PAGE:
Nick Mulcahy

May 29, 2015

CHICAGO — Liver cancer can be added to the tumor types that have responded to the immunotherapy nivolumab (Opdivo, Bristol-Myers Squibb).

The programmed death-1 (PD-1) inhibitor demonstrated an unprecedented overall response rate for a systemic therapy in advanced liver cancer, according to phase 1/2 data presented here at the American Society of Clinical Oncology (ASCO) 2015 Annual Meeting.

However, the results are early, the sample size is small, and the patient population had relatively high liver function, experts caution.

Nevertheless, eight of 42 (19%) evaluable patients responded to nivolumab (tumor reduction beyond 30%), including two with complete responses, reported lead study author Anthony B. El-Khoueiry, MD, from the University of Southern California Norris Comprehensive Cancer Center in Los Angeles.

The results compare favorably with the only systemic treatment approved by the US Food and Drug Administration for advanced liver cancer, sorafenib (Nexavar, Onyx/Bayer), which is a multitargeted tyrosine kinase inhibitor. The response rate with sorafenib in this setting is only 2%.

In the study, nivolumab was given intravenously every 2 weeks for up to 2 years.

Notably, responses to nivolumab have been durable in six of eight responders, and have surpassed 12 months in four patients.

Also, 20 (48%) of the patients had stable disease, with the longest lasting 17 months.

The overall survival rate at 12 months was 62% with nivolumab. The average overall survival rate at 12 months is about 30% with sorafenib, Dr El-Khoueiry said during a press briefing.

He also gave a big-picture perspective of the results.

"While we have to verify this early signal in larger studies, this is one of the first signs that immunotherapy with immune checkpoint inhibitors will have a role in the treatment of liver cancer," he said in a press statement.

Another medical oncologist echoed this perspective.

"PD-1 immunotherapies continue to break new ground in diseases where nothing else seems to work well. The fact that this drug might stop advanced liver cancer in its tracks for months, even a year, is great news for patients." said ASCO expert Lynn Schuchter, MD, a medical oncologist at the Abramson Cancer Center at the University of Pennsylvania in Philadelphia.

PD-1 immunotherapies continue to break new ground.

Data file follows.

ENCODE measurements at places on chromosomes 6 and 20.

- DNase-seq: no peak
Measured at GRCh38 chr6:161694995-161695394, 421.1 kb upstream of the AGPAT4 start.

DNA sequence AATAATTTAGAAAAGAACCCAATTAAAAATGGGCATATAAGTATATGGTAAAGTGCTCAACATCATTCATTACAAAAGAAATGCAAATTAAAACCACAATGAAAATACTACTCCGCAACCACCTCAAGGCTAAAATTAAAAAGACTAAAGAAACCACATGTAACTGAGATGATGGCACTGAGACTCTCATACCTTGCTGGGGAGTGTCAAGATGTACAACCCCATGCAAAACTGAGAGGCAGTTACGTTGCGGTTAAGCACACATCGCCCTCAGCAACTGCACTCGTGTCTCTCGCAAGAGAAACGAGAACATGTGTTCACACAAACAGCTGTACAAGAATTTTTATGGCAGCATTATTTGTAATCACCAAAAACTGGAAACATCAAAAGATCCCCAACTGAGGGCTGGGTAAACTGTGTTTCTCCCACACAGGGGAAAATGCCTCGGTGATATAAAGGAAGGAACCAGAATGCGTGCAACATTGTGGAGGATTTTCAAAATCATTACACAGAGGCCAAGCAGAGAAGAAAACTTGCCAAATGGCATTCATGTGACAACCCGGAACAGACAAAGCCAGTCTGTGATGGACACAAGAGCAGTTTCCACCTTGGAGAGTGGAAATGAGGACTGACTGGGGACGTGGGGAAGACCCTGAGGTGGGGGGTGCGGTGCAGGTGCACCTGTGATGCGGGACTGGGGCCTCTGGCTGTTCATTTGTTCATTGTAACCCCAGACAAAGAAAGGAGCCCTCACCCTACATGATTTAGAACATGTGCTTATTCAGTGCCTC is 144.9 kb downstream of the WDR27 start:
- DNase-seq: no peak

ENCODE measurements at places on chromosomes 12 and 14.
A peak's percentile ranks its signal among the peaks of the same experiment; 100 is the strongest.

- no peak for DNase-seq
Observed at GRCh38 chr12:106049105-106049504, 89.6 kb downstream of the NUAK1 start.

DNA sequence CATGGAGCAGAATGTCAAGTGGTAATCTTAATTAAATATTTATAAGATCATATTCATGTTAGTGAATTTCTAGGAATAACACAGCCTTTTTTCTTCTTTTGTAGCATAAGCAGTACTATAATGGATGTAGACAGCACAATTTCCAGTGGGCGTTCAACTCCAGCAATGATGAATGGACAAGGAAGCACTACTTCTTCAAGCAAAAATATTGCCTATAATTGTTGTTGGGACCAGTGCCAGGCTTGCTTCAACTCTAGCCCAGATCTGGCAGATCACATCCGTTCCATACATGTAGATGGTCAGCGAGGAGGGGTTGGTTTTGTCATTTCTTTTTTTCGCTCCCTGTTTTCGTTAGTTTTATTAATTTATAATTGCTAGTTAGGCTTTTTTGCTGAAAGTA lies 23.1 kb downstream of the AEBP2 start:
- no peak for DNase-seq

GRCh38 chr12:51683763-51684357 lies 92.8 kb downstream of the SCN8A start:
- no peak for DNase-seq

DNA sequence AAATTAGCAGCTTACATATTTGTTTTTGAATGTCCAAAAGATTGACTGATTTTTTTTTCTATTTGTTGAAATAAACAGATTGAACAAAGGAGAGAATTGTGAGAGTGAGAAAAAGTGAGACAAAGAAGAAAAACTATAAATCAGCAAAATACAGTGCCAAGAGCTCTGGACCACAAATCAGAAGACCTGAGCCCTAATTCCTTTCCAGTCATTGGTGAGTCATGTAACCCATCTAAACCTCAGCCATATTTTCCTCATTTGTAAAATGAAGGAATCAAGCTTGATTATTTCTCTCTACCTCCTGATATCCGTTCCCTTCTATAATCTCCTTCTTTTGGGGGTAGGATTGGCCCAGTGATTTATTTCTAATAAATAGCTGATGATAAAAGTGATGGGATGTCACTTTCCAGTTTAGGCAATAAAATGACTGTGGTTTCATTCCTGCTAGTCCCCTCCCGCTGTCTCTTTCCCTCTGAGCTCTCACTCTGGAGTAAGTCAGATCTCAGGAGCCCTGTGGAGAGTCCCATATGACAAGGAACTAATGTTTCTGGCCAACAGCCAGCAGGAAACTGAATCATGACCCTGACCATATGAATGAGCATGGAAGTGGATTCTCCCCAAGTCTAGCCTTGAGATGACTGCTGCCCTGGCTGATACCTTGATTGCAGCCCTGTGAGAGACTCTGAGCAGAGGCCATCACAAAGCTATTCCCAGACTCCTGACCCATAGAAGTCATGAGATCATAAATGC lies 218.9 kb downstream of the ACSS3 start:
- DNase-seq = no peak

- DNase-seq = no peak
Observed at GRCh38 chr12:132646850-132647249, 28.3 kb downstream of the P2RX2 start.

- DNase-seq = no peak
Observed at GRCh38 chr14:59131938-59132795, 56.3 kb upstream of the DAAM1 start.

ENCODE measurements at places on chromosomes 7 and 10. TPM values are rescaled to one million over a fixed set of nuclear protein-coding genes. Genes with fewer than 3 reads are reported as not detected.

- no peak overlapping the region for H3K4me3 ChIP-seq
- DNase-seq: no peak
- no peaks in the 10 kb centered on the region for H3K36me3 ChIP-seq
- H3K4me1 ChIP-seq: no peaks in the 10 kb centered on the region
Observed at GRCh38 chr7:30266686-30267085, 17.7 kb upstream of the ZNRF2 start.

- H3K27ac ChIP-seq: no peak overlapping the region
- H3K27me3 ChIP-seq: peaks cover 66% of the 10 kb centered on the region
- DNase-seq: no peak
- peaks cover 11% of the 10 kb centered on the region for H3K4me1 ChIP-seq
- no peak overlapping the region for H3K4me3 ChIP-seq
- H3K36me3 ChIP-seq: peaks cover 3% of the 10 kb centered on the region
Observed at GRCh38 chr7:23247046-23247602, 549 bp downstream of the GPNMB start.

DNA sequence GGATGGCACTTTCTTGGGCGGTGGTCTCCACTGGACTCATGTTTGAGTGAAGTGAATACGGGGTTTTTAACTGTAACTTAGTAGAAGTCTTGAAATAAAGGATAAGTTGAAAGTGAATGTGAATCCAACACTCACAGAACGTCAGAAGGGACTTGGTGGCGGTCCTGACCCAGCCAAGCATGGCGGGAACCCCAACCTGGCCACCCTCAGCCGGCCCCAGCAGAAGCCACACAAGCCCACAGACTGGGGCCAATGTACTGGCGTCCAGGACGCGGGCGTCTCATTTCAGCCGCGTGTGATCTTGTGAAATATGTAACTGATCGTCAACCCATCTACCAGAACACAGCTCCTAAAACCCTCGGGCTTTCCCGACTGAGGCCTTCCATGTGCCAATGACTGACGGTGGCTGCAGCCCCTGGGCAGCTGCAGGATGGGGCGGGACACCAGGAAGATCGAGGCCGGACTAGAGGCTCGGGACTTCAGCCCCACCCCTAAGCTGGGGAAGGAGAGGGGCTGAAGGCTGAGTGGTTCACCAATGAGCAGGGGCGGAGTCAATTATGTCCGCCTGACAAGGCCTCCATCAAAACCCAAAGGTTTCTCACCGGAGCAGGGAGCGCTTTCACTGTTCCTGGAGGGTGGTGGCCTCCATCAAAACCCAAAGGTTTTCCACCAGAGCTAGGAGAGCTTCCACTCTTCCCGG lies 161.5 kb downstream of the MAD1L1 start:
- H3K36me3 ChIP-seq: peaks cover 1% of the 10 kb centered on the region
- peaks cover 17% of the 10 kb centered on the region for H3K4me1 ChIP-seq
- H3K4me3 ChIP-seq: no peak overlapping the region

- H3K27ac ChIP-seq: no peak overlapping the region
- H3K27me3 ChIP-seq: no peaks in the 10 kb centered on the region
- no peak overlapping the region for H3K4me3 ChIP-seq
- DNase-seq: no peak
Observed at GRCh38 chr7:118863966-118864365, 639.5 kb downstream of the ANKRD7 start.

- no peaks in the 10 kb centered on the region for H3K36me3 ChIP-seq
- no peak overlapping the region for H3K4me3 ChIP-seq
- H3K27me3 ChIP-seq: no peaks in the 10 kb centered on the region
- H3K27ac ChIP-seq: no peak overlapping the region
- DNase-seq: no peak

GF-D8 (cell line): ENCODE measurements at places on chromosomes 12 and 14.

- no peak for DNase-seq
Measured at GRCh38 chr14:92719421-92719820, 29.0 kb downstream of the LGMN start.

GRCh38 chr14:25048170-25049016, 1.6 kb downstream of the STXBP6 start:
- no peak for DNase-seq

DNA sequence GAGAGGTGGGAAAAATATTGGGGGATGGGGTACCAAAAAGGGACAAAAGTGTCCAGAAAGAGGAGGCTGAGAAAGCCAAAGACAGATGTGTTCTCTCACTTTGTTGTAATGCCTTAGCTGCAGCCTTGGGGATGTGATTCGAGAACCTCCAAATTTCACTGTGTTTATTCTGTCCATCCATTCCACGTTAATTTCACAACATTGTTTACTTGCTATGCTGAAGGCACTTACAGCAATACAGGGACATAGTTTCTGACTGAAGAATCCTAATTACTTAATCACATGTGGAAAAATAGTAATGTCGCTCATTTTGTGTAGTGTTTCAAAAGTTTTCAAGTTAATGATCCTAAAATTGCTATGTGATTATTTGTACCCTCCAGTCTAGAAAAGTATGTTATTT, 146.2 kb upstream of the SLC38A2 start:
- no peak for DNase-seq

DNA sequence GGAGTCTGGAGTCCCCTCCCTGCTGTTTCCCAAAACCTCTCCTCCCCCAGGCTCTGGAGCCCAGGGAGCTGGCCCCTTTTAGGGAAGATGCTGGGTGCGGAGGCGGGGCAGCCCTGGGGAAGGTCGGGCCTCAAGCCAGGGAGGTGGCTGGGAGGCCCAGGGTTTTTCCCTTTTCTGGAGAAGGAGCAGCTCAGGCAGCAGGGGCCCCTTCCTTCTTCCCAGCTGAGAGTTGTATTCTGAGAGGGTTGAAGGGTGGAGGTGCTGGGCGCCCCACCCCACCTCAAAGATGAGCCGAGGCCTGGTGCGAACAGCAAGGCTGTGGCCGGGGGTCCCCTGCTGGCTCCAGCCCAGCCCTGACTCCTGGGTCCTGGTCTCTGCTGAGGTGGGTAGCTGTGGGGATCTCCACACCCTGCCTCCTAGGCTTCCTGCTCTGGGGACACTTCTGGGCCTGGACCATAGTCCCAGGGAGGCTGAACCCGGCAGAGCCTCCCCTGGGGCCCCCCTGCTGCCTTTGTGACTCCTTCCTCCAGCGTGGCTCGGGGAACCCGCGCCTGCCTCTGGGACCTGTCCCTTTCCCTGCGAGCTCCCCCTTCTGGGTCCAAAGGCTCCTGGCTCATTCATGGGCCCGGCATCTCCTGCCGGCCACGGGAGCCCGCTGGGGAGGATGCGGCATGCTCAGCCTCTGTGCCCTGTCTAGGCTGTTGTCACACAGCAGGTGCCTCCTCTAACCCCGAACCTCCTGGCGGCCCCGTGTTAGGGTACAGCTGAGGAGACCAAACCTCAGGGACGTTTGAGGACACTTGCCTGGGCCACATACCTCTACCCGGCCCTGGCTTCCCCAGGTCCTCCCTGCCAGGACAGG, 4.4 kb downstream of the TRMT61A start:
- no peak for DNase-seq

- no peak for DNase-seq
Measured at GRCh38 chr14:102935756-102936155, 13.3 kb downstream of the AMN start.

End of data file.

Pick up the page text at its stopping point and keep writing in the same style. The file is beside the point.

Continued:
Larger trials are needed to understand the full impact of immunotherapy in liver cancer, she added.

Closer Look: Child–Pugh Score

All the study patients had histologically confirmed advanced hepatocellular carcinoma (HCC) and a Child–Pugh score of B7 or below.

The exclusion of patients with higher Child–Pugh scores is important, said Arturo Loaiza-Bonilla, MD, who treats liver cancer patients at Penn and was asked for comment.

Essentially, the patients in the nivolumab study are Child–Pugh A, and thus "more fit and healthier," he told Medscape Medical News in an email.

Child–Pugh A patients have a better prognosis than other liver cancer patients.

The study is also unusual in that it required a confirmatory tissue biopsy of the liver. "Currently, most of the diagnosis of HCC is made with imaging studies and AFP levels," said Dr Loaiza-Bonilla.

Tissue biopsy is preferable, he explained, because it allows molecular and biomarker assessment, which are needed to move the field forward and eventually aid patient treatment selection.

Liver cancer is the second leading cause of cancer death worldwide, said Dr El-Khoueiry.

In this study, the population was largely pretreated, with 75% of the enrolled patients having received previous systemic therapy, including 68% who had received sorafenib.

The 47 patients were a mix of those infected with hepatitis B or C (n = 23) and those uninfected (n = 24).

The primary end point of the study was safety, and nivolumab was "safe and well tolerated" even in patients with ongoing hepatitis B or C infections, Dr El-Khoueiry reported.

There have not been any safety concerns related to flares of hepatitis B infection or worsening viral infection, according to meeting press materials.

Drug-related adverse events of any grade occurred in 68%, and 19% were grade 3/4.

Grade 3 and 4 adverse events that affected at least 5% of patients were aspartate aminotransferase increase (12%), alanine aminotransferase increase (10%), and lipase increase (5%).

Abnormal liver enzymes and elevated amylase and lipase of any grade occurred in less than 20% of patients; these were not accompanied by any significant clinical symptoms, Dr El-Khoueiry observed.

A dose-limiting toxicity occurred in an uninfected patient at 10 mg/kg, but no maximum tolerated dose was defined in any cohort in the dose-escalation study.

Nivolumab is currently approved in the United States for the treatment of non-small cell lung cancer and melanoma.

These new findings indicate that a new class of drugs works in liver cancer. The results "provide strong justification for more studies of nivolumab and other immunotherapy approaches for patients with advanced liver cancer," Dr El-Khoueiry said.

This study was funded by Bristol-Myers Squibb. Dr El-Khoueiry reports financial ties to multiple pharmaceutical companies, including Bristol-Myers Squibb. Some of his coauthors report financial relationships with pharmaceutical companies, and one is an employee of Bristol-Myers Squibb. Dr Schuchter reports receiving research funding from multiple pharmaceuticals, including Bristol-Myers Squibb.

American Society of Clinical Oncology (ASCO) 2015 Annual Meeting: Abstract LBA101. Presented May 30, 2015.


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